by Judy Gruen
“You ought to be totally comfortable now,” my dentist said, aiming a drill into tooth number 20, AKA the second bicuspid. What chutzpah. After all, at that very instant my body was arched in a back flip position in the chair, the blood was rushing to my head, three formidable dental instruments were plunged in my mouth (one of which had a sharp tip), and I was nearly blinded by the harsh light hanging mere inches above my face. Yeah, I was really cozy.
As with everything else in my body, my teeth require more servicing as time goes by. I am vigilant in getting my teeth cleaned twice a year, except for when I forget to be vigilant. That’s when I get another remedial lesson in the art of flossing from the patient dental hygienist. I vow to remain vigilant for the rest of my life, lest I begin to resemble any of the stomach-turning photographs you see on posters in some dentists’ offices. These photos feature people whose teeth have never come in contact with a toothbrush and whose four main food groups are tobacco, sugar, caramel corn and black coffee. If every dentist in the country had that poster up, we’d all run around clinging to our toothbrushes, not our phones.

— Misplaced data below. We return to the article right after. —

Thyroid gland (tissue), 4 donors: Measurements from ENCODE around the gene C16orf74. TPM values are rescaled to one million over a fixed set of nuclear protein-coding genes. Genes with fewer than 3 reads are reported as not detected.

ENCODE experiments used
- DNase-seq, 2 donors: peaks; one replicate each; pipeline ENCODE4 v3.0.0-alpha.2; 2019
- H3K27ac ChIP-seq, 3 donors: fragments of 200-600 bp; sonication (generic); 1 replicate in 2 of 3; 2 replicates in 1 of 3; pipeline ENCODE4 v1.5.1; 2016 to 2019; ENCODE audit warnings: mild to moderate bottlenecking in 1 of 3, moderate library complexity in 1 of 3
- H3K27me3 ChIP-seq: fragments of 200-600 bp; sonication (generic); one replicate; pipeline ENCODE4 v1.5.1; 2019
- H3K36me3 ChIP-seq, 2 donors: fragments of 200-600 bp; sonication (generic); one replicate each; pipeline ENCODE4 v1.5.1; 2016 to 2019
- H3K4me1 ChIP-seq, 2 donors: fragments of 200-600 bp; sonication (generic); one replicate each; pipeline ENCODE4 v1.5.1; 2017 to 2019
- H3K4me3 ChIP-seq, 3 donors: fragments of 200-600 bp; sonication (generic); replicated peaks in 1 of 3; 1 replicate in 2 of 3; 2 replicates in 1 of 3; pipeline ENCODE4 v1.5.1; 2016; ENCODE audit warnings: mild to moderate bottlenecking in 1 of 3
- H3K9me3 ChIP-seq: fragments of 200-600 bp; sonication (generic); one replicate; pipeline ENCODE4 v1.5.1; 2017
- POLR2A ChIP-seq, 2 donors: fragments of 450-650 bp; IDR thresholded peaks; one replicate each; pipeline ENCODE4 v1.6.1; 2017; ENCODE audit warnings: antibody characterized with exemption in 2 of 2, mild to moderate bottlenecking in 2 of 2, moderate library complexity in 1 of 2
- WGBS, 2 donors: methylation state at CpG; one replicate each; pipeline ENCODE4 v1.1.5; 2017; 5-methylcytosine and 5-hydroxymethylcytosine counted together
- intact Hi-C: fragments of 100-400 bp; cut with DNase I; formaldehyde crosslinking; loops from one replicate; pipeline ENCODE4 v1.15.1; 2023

I focus on breathing through the experience of having little hooks poking around my mouth, drills whirring around in some of my favorite teeth, and being warned, “You might feel a little pinch here.” Notice they never say, “Watch out, this one’s gonna hurt like a bear.” Instead, they use all these euphemisms, such as “pinch,” “tenderness,” or my favorite: “discomfort.” As if avoiding the word can avoid the sensation! I tell myself that the pain of childbirth was much worse, that as a Jew my DNA is tough stuff. But it’s still hard not to freak out each time I’m tilted back in that chair.
I used to go to a really mean dentist. He didn’t care if he hurt you or not. He sounded like Vladimir Putin, only without the warmth. I suspect that when he poked around with that tiny hook, he was actually hacking into my teeth and creating cavities that he claimed to have just “discovered.” Those add up at around $200 a pop. I always wondered: why can’t dentists just stuff little tiny cavities shut with some dental-type Spackle right then and there? What’s up with that business of drilling into the tooth and make the thing bigger?
You may wonder why I ever went to a mean dentist in the first place. Obviously his advertisements didn’t say, “As Seen on TV’s ‘America’s Meanest Dentist!’” I had naive trust in his professional abilities, and was shocked to discover he had the chair-side manner of a KGB agent. By then it was too late. They had stuffed my mouth with cotton so I couldn’t protest. Please don’t accuse me of being anti-Russian. My grandmother was Russian, and some of my best friends’ best friends are Russian. Dr. Vladimir was covered on our insurance plan, and I his hygienist was always gentle and called me “sweetheart.” I figured she evened things out. Sort of.